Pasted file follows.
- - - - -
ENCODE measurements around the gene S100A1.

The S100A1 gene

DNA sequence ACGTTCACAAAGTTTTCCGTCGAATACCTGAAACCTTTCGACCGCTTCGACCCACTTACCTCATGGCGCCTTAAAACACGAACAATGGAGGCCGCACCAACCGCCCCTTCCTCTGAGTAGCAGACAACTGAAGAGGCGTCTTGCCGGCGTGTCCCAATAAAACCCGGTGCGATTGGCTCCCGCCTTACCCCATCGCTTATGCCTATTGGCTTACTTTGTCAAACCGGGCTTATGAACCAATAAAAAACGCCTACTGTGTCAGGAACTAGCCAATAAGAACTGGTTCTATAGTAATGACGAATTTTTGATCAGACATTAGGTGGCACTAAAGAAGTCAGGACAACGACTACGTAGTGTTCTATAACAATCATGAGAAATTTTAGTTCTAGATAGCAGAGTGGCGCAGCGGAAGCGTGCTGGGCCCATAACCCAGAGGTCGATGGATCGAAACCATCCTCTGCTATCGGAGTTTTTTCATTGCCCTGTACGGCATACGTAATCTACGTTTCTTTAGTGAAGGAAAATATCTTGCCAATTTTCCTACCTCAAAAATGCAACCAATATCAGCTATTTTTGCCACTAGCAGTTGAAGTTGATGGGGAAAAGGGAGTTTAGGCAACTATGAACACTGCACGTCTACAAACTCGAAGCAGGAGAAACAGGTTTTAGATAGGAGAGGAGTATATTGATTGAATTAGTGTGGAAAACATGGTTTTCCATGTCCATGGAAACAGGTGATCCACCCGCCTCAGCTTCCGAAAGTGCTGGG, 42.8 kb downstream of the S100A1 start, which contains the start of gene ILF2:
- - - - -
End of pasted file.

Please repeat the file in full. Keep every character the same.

ENCODE measurements around the gene S100A1.

The S100A1 gene

DNA sequence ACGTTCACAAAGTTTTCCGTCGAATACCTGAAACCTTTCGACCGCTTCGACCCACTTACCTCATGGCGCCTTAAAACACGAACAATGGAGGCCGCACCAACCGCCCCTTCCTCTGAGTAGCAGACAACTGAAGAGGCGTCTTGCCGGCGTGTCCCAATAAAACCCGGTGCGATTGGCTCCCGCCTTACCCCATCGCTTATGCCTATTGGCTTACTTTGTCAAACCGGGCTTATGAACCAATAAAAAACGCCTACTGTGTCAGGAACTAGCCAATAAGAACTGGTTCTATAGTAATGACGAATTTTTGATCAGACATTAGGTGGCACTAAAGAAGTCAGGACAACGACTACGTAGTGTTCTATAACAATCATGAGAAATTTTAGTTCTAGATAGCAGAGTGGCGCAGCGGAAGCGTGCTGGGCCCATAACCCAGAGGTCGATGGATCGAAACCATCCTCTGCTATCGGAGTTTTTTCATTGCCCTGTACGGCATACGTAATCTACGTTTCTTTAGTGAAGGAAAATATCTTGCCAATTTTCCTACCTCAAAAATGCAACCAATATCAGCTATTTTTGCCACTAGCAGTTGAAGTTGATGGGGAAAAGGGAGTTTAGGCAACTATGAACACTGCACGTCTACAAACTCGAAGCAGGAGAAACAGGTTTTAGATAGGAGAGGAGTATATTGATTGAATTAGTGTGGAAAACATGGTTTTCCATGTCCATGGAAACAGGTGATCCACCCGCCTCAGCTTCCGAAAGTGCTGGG, 42.8 kb downstream of the S100A1 start, which contains the start of gene ILF2: